The Crusades Essay Research Paper Crusades

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The Crusades Essay, Research Paper Crusades Introduction On November 27, 1095, Pope Urban II he gave an important speech at the end of a church council in Clermont, France. In it he called upon the nobility of Western Europe, the Franks, to go to the East and assist their Christian brothers, the Byzantines, against the attacks of the Muslim Turks. He also apparently encouraged them to liberate Jerusalem, the most sacred and beloved city in Christendom, from the domination of Muslims who had ruled it since taking it from the Christian Byzantines in A.D. 638. Several versions of this speech have survived, and although we cannot be sure of the exact words the Pope used, the general outlines of his speech are fairly clear. Political and Military Background Beginning in the first

century A.D., the religion known as Christianity came to Palestine and spread very fast throughout the Roman Empire. By the end of the fourth century, the Roman Empire had become officially and primarily Christian, as a result of peaceful missionary activity from within society . Jerusalem, Palestine and Syria, all within the boundaries of the Roman Empire, became Christian . In the seventh century A.D., the religion known as Islam arose in the Arabian peninsula. Like Christianity, Islam officially condemned forced conversions. But unlike Christianity, Islam instructed its followers to ensure that the world was under the political control of the Faithful. Islam’s political domination could be, and was, spread by the sword. Carried on the backs of Arab cavalry, Islam burst out

of Arabia and quickly took control of the Middle East. Byzantium and Persia, the two powers in the area, were exhausted by prolonged conflict with each other. Persia was completely defeated and absorbed into the Islamic world. The Middle Eastern armies of the Christian Byzantine Empire were defeated and annihilated in 636, and Jerusalem fell in 638. Through the rest of the seventh century, Arab armies advanced northwards and westwards. By the early eighth century Arab forces had reached the Straits of Gibraltar, and in 711 they crossed into European Spain and shattered the armies of the Christian Visigoths. By 712 they had reached the center of the Iberian Peninsula, and by the 730s they were raiding deep into the heart of France, where Charles Martel met and defeated their most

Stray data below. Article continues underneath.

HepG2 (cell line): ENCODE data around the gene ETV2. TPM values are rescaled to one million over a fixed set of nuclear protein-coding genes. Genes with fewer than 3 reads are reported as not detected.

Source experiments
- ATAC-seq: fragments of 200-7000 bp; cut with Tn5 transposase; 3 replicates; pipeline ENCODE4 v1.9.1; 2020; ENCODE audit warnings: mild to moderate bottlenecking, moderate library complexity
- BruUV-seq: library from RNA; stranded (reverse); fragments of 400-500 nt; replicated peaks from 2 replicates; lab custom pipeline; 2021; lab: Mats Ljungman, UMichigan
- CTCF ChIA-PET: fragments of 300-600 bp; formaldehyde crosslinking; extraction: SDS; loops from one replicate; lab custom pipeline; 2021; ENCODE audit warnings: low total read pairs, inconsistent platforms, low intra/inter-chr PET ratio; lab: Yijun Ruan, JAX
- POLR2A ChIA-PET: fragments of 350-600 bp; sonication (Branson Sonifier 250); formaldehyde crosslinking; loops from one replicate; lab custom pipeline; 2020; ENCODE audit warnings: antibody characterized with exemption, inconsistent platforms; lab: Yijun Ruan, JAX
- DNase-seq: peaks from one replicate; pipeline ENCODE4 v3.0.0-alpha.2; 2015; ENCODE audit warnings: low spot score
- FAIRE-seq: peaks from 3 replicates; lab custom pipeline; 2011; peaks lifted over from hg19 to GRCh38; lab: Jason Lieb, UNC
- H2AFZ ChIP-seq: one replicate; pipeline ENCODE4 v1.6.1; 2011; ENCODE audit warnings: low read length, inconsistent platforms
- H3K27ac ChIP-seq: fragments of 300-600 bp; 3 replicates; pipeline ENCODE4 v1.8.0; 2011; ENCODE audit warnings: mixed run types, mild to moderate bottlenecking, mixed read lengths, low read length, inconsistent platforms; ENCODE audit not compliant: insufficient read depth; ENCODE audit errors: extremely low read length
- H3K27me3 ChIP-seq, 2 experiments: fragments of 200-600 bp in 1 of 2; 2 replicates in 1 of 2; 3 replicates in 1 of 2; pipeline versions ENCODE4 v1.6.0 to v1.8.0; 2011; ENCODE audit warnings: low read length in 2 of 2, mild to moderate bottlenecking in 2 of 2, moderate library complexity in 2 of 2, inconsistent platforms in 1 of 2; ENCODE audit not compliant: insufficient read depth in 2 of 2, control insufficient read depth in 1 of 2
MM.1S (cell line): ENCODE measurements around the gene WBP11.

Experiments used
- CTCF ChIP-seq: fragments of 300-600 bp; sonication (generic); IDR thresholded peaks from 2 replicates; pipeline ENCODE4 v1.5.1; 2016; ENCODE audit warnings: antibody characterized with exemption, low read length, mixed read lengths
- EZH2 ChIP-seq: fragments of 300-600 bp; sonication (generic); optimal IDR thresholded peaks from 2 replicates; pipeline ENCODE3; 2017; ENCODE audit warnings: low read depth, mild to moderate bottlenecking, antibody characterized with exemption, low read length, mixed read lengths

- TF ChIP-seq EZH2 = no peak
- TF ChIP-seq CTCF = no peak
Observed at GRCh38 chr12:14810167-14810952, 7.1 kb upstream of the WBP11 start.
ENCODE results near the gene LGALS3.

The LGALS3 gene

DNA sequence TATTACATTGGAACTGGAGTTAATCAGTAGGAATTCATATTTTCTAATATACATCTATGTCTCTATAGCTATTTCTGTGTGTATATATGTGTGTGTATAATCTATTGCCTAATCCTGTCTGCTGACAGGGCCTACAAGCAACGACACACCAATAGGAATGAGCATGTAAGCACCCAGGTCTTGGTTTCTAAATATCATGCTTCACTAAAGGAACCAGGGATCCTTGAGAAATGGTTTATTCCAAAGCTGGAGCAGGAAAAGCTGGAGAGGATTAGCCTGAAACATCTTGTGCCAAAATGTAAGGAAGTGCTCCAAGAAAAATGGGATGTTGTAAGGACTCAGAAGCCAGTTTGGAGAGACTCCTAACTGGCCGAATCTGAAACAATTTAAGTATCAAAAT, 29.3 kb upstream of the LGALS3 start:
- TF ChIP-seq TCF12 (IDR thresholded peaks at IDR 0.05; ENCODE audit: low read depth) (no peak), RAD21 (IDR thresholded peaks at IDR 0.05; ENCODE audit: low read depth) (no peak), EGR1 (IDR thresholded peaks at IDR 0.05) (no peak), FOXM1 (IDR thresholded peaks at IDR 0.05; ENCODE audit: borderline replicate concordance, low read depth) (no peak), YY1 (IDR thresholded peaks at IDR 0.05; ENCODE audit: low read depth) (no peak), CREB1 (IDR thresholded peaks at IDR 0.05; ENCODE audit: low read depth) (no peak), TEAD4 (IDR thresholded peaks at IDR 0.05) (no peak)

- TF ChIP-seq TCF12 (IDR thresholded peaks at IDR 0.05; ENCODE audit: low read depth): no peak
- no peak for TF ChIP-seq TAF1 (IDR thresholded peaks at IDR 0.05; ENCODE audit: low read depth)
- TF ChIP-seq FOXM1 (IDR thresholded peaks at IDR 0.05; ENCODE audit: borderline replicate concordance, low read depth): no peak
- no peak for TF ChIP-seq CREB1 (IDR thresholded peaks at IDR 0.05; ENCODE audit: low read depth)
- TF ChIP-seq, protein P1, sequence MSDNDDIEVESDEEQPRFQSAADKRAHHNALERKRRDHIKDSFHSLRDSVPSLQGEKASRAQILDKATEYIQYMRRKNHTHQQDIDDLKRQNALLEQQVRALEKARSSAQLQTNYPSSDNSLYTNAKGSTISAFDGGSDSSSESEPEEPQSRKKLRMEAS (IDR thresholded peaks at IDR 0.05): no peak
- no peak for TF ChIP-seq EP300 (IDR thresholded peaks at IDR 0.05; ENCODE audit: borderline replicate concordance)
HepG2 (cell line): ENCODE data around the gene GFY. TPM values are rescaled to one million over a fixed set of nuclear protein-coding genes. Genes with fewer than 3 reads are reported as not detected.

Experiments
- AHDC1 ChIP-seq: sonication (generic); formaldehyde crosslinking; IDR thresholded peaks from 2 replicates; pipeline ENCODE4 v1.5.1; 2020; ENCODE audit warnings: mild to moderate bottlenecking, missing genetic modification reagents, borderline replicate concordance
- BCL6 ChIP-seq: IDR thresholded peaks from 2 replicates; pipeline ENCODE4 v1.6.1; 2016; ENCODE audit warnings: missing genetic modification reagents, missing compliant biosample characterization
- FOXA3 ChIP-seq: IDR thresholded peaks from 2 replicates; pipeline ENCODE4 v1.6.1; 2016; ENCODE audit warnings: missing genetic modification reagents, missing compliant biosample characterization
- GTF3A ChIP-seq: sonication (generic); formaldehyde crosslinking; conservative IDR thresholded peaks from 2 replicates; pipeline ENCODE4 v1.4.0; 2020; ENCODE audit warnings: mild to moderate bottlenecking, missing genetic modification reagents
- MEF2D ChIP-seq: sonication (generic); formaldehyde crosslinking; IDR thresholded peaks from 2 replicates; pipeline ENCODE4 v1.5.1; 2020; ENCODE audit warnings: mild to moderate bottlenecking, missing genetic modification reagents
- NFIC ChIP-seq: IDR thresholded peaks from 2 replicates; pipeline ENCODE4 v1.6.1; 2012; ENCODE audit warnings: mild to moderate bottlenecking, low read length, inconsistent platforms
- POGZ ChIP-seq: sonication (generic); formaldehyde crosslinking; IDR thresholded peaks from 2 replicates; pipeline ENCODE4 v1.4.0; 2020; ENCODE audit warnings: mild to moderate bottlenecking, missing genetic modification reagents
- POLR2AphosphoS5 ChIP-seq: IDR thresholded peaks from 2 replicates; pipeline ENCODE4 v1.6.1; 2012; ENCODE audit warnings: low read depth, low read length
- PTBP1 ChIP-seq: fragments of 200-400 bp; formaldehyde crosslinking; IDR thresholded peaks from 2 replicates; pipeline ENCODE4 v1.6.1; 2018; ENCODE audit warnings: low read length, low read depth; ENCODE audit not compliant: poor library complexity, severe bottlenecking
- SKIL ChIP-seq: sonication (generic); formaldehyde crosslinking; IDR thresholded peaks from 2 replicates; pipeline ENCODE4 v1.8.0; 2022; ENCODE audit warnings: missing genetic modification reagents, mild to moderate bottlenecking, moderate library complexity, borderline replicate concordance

ambitious raid near Tours around 732. This was to prove their high water mark in the West. For the next 300 years Christians and Muslims engaged in a protracted struggle, including the siege of Constantinople by the Arabs in 717-18, and the seizure of Sicily and other Mediterranean islands in the ninth century by the Muslims. In the tenth century the Byzantines made some limited gains along the periphery of the now-shrunken Empire, but did not retake Jerusalem. In the middle of the eleventh century the Arabs were displaced as leaders of Islam by the Turks, who converted to Islam even as they conquered the Arabs. The Turks disrupted the area’s political and social structures and created considerable hardships for Western pilgrims. Up till now most Arab rulers of the area had

been fairly tolerant of Christian interest in the Holy Places .By the second half of the eleventh century, most pilgrims were going to the Holy Land only in large, armed bands, groups who look in retrospect very like crusade rehearsals. The Turks also posed a new threat to the Byzantines. In 1071 the Turks met and crushed the Byzantine army at the Battle of Manzikert, near Armenia. As a result the entire heartland of the Empire, in Asia Minor, lay open and defenseless, and the Turks soon established themselves as far west as Nicaea, just across the Bosphorus from Constantinople. In the same year the Normans in southern Italy, led by Robert Guiscard, defeated the Byzantines at Bari and drove them off the Italian mainland. The Imperial Byzantine crown was briefly contested